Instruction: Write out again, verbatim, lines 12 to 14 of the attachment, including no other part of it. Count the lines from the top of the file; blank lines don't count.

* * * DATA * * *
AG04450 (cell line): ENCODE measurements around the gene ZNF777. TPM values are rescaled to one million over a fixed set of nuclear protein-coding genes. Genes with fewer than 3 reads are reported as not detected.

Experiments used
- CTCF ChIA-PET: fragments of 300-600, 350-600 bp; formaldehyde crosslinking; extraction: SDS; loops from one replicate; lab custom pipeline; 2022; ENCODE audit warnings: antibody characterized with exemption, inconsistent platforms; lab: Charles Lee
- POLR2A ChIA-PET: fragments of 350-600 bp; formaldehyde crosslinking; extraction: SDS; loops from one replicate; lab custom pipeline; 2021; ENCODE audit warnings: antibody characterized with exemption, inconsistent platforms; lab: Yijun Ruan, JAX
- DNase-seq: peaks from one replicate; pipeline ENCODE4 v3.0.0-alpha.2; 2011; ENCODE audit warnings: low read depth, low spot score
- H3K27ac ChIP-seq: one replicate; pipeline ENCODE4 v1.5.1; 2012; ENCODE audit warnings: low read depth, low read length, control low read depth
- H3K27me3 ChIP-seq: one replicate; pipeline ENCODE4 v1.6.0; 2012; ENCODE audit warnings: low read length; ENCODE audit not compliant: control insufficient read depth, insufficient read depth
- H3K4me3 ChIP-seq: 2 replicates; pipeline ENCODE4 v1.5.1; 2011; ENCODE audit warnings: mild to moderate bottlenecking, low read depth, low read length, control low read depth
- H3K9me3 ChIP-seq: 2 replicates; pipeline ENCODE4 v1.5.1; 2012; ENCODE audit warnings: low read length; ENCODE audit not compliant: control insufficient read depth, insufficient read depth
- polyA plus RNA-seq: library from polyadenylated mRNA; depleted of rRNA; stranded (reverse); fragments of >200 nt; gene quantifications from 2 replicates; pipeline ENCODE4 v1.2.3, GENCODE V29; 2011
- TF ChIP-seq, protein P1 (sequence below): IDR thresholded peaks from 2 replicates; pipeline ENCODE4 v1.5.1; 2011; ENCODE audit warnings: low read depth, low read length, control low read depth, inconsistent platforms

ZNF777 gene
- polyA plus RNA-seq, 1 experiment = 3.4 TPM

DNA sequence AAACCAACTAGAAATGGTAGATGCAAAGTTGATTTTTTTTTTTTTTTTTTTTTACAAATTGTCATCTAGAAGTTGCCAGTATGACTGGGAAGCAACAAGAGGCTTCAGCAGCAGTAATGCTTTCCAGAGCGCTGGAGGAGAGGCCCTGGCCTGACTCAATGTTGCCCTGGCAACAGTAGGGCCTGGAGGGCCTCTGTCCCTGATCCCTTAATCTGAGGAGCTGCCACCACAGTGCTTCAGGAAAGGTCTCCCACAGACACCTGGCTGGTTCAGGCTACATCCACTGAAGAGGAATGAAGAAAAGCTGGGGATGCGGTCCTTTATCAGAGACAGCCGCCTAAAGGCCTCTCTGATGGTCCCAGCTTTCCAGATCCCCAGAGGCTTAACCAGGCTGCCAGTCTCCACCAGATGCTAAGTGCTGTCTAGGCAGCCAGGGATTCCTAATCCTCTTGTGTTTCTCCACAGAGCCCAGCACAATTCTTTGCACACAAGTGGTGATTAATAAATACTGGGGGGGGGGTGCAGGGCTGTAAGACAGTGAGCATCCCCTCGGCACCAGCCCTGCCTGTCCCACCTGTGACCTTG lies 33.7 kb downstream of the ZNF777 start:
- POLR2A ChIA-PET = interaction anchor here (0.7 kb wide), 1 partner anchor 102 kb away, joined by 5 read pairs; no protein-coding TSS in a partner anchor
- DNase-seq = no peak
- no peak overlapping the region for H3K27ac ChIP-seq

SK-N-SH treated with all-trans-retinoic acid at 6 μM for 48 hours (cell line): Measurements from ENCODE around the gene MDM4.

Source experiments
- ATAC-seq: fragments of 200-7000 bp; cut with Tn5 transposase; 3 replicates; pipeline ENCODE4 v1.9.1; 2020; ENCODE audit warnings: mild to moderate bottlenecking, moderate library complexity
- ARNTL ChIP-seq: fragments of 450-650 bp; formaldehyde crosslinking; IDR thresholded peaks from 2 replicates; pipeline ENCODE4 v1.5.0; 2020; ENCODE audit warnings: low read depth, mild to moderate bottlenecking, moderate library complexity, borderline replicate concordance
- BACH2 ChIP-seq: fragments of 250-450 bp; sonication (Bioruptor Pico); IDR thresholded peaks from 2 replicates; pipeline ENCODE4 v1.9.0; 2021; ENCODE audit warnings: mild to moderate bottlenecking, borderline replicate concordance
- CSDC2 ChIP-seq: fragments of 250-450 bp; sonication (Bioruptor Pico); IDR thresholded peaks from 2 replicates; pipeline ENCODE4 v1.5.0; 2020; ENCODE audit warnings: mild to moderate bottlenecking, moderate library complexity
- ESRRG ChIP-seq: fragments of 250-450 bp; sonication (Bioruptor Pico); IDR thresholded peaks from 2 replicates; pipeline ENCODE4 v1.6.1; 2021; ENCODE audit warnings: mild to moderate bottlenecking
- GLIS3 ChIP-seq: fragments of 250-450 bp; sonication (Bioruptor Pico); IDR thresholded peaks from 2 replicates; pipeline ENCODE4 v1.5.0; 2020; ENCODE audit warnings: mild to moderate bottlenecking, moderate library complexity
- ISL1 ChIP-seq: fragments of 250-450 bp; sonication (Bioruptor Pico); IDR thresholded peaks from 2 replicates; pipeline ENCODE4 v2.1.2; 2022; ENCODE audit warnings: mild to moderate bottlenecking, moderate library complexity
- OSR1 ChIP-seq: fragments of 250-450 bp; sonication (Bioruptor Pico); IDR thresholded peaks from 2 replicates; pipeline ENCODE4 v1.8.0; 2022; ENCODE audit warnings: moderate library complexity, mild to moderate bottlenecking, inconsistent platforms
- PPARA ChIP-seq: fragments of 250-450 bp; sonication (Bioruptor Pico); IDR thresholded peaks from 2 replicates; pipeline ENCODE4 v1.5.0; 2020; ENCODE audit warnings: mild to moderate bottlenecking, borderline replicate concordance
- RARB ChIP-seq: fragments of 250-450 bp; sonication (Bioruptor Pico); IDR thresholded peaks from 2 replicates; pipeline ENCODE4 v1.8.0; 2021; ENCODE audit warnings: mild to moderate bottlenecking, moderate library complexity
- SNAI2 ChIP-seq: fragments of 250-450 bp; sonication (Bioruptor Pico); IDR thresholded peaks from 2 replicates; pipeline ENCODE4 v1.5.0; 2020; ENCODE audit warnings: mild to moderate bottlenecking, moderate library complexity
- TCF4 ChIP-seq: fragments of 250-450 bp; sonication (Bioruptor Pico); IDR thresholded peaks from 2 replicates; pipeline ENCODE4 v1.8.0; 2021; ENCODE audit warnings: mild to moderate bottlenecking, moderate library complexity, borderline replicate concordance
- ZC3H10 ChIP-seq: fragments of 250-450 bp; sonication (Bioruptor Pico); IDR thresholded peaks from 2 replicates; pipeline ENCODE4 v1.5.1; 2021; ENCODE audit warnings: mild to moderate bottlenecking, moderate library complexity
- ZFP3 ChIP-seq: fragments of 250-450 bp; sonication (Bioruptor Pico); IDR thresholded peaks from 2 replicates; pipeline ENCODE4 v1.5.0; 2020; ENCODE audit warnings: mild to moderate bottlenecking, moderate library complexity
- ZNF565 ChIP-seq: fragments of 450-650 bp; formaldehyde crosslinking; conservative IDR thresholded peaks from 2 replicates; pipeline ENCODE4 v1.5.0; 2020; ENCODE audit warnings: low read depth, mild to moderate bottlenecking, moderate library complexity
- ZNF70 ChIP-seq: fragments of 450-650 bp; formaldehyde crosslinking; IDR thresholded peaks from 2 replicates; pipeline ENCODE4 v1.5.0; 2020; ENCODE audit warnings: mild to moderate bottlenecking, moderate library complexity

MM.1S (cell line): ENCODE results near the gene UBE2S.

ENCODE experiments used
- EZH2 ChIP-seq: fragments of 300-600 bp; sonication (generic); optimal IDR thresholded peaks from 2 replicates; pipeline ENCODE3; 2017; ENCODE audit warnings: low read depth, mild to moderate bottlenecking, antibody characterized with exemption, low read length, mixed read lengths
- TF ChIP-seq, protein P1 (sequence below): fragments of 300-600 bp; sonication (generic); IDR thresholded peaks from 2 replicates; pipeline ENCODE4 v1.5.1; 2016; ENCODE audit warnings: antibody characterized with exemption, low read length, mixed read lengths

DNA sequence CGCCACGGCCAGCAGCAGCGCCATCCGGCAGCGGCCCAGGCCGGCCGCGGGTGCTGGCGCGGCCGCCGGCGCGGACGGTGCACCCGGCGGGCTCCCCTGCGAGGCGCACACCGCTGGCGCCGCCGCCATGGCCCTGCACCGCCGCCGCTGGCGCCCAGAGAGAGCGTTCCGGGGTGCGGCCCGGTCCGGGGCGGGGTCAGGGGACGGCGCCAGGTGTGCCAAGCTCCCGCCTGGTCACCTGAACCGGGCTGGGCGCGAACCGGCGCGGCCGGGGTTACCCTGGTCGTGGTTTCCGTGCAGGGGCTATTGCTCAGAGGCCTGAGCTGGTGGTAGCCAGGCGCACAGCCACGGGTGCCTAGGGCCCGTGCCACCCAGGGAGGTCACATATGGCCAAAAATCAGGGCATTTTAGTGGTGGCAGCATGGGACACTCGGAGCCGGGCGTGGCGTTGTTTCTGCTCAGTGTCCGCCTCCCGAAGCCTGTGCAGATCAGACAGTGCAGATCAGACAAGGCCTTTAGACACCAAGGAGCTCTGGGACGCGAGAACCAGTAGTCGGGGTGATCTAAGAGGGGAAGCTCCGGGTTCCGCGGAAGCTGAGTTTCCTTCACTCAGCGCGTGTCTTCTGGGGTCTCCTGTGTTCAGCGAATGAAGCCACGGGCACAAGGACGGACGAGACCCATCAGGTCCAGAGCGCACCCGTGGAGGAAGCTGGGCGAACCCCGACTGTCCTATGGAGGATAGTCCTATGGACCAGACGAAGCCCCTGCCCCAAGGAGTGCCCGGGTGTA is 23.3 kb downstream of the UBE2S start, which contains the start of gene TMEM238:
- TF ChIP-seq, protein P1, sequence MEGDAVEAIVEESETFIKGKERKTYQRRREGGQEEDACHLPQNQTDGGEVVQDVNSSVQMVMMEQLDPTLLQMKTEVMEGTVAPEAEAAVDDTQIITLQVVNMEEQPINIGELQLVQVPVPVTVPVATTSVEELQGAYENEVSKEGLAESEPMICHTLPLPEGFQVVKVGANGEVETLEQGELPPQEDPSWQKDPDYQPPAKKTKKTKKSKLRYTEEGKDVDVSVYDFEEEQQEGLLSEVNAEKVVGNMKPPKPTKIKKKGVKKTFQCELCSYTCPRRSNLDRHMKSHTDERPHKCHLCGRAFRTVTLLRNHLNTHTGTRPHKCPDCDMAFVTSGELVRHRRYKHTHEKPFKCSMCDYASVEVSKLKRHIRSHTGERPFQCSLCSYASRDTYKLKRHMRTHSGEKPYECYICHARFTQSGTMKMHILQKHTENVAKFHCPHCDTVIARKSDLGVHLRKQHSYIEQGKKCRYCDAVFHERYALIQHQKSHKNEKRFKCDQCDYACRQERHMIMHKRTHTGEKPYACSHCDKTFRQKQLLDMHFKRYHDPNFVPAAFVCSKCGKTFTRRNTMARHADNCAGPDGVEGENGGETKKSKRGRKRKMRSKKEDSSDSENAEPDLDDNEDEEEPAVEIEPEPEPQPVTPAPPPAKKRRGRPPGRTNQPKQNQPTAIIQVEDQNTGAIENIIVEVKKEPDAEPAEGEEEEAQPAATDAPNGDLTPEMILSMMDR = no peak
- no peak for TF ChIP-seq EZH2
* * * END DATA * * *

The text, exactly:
ZNF777 gene
- polyA plus RNA-seq, 1 experiment = 3.4 TPM

DNA sequence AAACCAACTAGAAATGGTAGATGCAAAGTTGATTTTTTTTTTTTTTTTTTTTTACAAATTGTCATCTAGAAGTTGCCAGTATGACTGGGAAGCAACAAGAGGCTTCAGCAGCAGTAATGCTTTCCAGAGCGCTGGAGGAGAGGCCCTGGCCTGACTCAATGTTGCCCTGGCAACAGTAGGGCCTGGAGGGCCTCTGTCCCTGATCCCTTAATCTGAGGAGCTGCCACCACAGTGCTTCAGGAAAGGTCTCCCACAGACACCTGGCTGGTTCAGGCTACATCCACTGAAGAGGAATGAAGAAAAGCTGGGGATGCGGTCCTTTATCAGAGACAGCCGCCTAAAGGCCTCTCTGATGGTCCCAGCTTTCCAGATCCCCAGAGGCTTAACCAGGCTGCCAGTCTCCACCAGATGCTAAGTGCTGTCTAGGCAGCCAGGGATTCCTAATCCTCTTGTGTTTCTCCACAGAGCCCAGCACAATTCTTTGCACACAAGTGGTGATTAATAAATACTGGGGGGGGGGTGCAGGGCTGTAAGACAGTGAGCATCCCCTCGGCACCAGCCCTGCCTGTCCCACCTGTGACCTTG lies 33.7 kb downstream of the ZNF777 start: